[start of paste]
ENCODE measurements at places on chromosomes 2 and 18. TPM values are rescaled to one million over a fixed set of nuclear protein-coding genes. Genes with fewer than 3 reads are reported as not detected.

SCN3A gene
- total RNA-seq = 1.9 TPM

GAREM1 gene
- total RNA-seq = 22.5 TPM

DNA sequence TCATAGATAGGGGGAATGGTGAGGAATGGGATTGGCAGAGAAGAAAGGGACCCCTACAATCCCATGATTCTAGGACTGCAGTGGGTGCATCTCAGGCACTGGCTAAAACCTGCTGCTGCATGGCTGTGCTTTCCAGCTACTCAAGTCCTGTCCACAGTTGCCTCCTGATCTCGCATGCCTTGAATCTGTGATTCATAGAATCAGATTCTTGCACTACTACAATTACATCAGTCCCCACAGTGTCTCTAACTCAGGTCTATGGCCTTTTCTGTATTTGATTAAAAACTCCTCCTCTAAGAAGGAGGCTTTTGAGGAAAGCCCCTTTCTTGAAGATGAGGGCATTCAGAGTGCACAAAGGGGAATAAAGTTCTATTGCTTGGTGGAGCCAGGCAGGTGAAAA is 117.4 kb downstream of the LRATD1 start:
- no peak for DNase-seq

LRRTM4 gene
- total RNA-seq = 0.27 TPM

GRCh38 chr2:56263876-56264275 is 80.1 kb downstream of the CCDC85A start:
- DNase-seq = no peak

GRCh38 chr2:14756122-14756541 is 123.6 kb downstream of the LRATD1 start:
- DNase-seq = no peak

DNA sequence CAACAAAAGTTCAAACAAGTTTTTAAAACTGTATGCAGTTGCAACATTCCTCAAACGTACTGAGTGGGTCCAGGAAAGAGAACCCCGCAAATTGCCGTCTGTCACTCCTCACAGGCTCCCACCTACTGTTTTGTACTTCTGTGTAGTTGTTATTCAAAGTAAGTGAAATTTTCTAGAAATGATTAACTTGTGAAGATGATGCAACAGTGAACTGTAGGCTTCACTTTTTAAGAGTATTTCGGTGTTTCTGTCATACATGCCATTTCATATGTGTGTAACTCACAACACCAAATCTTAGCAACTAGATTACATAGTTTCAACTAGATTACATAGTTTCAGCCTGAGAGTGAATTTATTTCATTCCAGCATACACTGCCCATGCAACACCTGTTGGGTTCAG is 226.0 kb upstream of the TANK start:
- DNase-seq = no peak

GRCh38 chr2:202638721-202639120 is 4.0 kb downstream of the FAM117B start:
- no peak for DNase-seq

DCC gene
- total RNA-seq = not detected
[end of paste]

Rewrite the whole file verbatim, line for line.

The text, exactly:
ENCODE measurements at places on chromosomes 2 and 18. TPM values are rescaled to one million over a fixed set of nuclear protein-coding genes. Genes with fewer than 3 reads are reported as not detected.

SCN3A gene
- total RNA-seq = 1.9 TPM

GAREM1 gene
- total RNA-seq = 22.5 TPM

DNA sequence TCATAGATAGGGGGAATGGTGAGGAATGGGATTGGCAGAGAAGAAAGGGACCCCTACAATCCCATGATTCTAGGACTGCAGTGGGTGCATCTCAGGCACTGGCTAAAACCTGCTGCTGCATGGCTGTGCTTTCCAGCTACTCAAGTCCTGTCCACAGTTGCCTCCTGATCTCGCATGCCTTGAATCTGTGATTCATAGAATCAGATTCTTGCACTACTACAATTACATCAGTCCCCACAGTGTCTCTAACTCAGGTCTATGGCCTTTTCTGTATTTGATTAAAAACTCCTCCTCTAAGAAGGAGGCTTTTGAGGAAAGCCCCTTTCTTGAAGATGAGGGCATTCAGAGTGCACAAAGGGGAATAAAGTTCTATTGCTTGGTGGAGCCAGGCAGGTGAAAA is 117.4 kb downstream of the LRATD1 start:
- no peak for DNase-seq

LRRTM4 gene
- total RNA-seq = 0.27 TPM

GRCh38 chr2:56263876-56264275 is 80.1 kb downstream of the CCDC85A start:
- DNase-seq = no peak

GRCh38 chr2:14756122-14756541 is 123.6 kb downstream of the LRATD1 start:
- DNase-seq = no peak

DNA sequence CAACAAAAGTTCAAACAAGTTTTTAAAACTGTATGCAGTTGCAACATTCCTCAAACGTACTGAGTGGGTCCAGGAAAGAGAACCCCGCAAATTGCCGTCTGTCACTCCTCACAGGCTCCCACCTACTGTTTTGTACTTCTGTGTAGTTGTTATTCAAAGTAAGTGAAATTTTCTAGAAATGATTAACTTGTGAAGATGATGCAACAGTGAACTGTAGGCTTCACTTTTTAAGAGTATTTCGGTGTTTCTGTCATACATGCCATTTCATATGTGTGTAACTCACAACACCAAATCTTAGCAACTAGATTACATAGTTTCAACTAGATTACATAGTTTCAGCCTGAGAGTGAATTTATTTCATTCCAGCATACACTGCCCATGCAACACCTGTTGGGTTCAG is 226.0 kb upstream of the TANK start:
- DNase-seq = no peak

GRCh38 chr2:202638721-202639120 is 4.0 kb downstream of the FAM117B start:
- no peak for DNase-seq

DCC gene
- total RNA-seq = not detected